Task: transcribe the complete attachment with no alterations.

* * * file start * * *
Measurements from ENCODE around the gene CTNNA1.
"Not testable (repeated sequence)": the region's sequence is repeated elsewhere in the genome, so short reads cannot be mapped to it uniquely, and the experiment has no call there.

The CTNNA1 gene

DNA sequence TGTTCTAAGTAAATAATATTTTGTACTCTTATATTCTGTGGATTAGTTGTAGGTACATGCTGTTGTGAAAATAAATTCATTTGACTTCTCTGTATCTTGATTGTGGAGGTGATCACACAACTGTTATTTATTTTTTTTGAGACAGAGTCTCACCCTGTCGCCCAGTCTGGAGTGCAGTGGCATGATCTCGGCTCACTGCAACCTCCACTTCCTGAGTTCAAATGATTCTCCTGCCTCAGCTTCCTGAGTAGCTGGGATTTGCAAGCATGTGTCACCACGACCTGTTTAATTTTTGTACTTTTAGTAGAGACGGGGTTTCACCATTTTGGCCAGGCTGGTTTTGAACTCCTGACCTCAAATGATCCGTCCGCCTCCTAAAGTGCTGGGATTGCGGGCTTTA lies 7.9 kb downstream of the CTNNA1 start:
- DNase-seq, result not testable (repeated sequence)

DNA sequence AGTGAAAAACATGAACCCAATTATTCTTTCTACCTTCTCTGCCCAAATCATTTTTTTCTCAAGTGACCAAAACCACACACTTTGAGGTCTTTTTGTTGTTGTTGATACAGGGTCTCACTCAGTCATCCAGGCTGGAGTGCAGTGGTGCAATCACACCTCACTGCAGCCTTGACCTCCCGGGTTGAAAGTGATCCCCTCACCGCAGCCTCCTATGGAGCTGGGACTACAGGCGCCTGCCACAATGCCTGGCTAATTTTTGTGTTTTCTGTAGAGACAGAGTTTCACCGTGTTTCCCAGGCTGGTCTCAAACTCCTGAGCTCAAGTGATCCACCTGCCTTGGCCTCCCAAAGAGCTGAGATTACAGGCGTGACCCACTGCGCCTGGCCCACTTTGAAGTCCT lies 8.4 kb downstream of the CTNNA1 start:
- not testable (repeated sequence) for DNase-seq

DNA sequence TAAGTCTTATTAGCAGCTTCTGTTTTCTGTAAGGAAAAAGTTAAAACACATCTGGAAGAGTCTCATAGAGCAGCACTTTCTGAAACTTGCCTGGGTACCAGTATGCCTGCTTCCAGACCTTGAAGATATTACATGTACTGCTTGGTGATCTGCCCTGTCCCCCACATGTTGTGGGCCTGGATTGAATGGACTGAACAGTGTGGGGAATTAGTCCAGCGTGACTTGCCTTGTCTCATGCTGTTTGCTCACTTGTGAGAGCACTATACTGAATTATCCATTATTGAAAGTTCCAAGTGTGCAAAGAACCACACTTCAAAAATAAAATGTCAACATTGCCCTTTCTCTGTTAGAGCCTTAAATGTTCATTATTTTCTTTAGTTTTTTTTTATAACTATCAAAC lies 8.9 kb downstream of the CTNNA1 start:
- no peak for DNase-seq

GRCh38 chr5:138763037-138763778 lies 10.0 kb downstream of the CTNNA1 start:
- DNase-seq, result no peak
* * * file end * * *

Measurements from ENCODE around the gene CTNNA1.
"Not testable (repeated sequence)": the region's sequence is repeated elsewhere in the genome, so short reads cannot be mapped to it uniquely, and the experiment has no call there.

The CTNNA1 gene

DNA sequence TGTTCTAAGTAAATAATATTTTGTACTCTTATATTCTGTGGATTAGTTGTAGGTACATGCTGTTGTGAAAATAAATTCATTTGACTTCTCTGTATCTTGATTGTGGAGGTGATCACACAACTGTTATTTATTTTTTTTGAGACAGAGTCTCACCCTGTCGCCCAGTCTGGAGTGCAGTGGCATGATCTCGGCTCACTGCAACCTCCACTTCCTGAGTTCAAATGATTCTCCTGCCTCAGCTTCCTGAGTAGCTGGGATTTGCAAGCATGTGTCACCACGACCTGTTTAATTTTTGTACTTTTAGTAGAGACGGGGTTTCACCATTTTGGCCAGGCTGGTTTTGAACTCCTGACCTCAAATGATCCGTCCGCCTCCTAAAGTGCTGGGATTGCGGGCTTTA lies 7.9 kb downstream of the CTNNA1 start:
- DNase-seq, result not testable (repeated sequence)

DNA sequence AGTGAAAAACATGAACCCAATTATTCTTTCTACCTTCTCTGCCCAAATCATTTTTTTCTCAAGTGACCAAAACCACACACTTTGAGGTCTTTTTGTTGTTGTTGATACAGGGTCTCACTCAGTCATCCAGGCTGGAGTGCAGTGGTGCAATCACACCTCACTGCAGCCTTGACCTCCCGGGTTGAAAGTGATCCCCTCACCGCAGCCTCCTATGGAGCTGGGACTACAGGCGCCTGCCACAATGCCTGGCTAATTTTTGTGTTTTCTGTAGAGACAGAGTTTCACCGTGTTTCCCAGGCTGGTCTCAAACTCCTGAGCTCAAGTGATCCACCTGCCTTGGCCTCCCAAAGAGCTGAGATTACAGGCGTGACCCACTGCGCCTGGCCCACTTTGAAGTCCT lies 8.4 kb downstream of the CTNNA1 start:
- not testable (repeated sequence) for DNase-seq

DNA sequence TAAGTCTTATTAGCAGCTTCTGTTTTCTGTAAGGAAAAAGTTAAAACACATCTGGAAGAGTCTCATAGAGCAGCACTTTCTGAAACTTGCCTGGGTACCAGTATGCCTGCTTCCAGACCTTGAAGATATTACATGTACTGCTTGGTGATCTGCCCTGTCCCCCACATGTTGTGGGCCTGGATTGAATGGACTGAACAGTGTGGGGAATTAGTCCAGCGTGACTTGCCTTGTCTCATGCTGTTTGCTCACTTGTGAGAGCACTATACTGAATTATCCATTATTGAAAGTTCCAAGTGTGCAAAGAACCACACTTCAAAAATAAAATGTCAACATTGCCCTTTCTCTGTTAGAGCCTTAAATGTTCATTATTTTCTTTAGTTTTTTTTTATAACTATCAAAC lies 8.9 kb downstream of the CTNNA1 start:
- no peak for DNase-seq

GRCh38 chr5:138763037-138763778 lies 10.0 kb downstream of the CTNNA1 start:
- DNase-seq, result no peak